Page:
I saw a patient on Friday – Good Friday – who had been hosed by the mechanical Medical Machine in a recent hospitalization. He was in agony; he was dehumanized, and that’s not a psychiatric condition, it’s a soul condition. It’s hard to speak in any sort of humanistic language without sounding New Agey and loopy.
He is in his late sixties, and he had a complication after surgery POD2-POD3. He wound up in the ICU crazy as a rat in a coffee can, which physicians know as ICU PSYCHOSIS.
He was crazy for 5 days, and doesn’t remember a lick of it, which is standard form for ICU psychosis, just a version of delirium. Delirium is a medical condition, I’ve been trained well to handle it, it goes high and low, and you never call a psychiatrist for help, because it’s a medical derangement of the lump of grey fat between the ears. Sixty-year-old men have sixty-year-old brains, which are easy to befuddle.
But some arrogant asshole said he was “detoxing from alcohol,” which is horseshit and not so, I know that, as I am his internist and I am not opaque to alcoholism in my patients. On the good old semi-quantitative scale, he was a +2 drinker, whereas to get true alcoholic withdrawal psychosis, that’s +3 territory, as is DT’s which is +4.
Why did we give up that handy system to express ourselves?
Now, my boy was never sweetness & light personified, and he could be a right asshole, I’m sure, given the situation. But it wasn’t alcohol, it was ICU psychosis.
And some uneducated, untrained dingbat ruined his life, because a whole Jenga column of resentments came crashing down on his head, family and all having “unearthed his addiction,” for which he is in “denial.”
But the idea began to form when I was talking with him, and later when we were getting ready to leave the clinic and go home, I was talking to my nurse.
Humans can turn on each other, be mean, fuck each other up good, be cruel for no reason. It’s a streak in our nature. This loudmouth douchebag in the hospital fucked my patient over good when he was out of his mind and unable to defend himself.
It is remarkable that one religion depends upon the statement of a scenario where an innocent man got fucked for no reason whatsoever, other than the malice of man.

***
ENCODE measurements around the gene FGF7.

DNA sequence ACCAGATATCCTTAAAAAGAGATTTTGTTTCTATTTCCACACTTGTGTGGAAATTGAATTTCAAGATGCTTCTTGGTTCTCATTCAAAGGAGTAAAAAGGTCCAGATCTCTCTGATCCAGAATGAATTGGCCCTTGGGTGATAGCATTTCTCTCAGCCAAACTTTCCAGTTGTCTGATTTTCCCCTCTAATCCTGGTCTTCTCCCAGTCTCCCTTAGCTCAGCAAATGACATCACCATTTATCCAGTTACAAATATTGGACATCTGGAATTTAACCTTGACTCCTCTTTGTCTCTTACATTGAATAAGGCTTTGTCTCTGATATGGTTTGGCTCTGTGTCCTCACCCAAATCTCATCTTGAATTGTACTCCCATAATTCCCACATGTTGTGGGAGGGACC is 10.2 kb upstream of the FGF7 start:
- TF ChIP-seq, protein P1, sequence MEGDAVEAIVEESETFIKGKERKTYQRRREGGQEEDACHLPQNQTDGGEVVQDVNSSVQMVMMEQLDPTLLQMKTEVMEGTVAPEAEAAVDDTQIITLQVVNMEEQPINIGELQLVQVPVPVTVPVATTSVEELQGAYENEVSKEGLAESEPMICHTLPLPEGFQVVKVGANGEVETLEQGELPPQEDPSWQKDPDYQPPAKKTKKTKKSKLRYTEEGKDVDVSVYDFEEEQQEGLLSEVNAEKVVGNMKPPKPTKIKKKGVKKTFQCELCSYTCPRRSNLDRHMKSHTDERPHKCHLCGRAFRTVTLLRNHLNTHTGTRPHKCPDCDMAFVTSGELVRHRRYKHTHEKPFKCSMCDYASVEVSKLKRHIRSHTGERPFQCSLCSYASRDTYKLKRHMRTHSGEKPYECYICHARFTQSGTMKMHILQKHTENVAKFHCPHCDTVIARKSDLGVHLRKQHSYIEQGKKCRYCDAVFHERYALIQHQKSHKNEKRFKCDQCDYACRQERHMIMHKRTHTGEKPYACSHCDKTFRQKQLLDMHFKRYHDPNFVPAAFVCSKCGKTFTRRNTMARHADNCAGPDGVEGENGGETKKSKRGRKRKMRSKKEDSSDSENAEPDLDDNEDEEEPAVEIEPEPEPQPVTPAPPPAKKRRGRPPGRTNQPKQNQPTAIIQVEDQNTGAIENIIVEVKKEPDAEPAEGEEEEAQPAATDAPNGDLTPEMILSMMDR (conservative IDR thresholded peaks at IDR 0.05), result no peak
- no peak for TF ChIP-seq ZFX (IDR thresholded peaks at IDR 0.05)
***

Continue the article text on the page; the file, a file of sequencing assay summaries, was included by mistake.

Although the account of that man is sketchy, he seemingly could have avoided his fate by anticipation. He could have fled the cruelty that ensued. Characterologically, he was doomed to suffer this outcome, for had he been a different sort of man, he could have avoided the entire fuckshow by acting a little differently.
The analysis to this point makes no theological statements about the fellow.
Some people say that fellow was Of Divine Nature. That adds all sorts of complexities to the question. It is entirely sufficient to see that, when one has been fucked for no reason other than base human malice, whether in camp, gulag or stalag, Japanese internment camp in the wilds of Montana, slaughtered in an Indian village, or any other example of atrocity that humanity can pour out upon one another, it is not novel, it is not the first time that a human has experienced such degradation, without meriting it by action.
All religious philosophies point out that we have a mean and evil streak, that we have a seed of Nazism, of Imperial Rome and cruelty that we can only sequester but not kill.
It becomes an unsolvable riddle when one posits the fellow as God. It is credible to suggest that he knew what he had coming. It is hard to shrug off the impression that he was stupid or naive, or certainly not omnipotent, to sit on that train track and get mashed, to get crucified as the happy ending to a pretty humiliating day. Good Friday – the day that Jesus had a Very Bad Day, certainly worse than any I’ve had in my lifetime. But there’s always a tomorrow…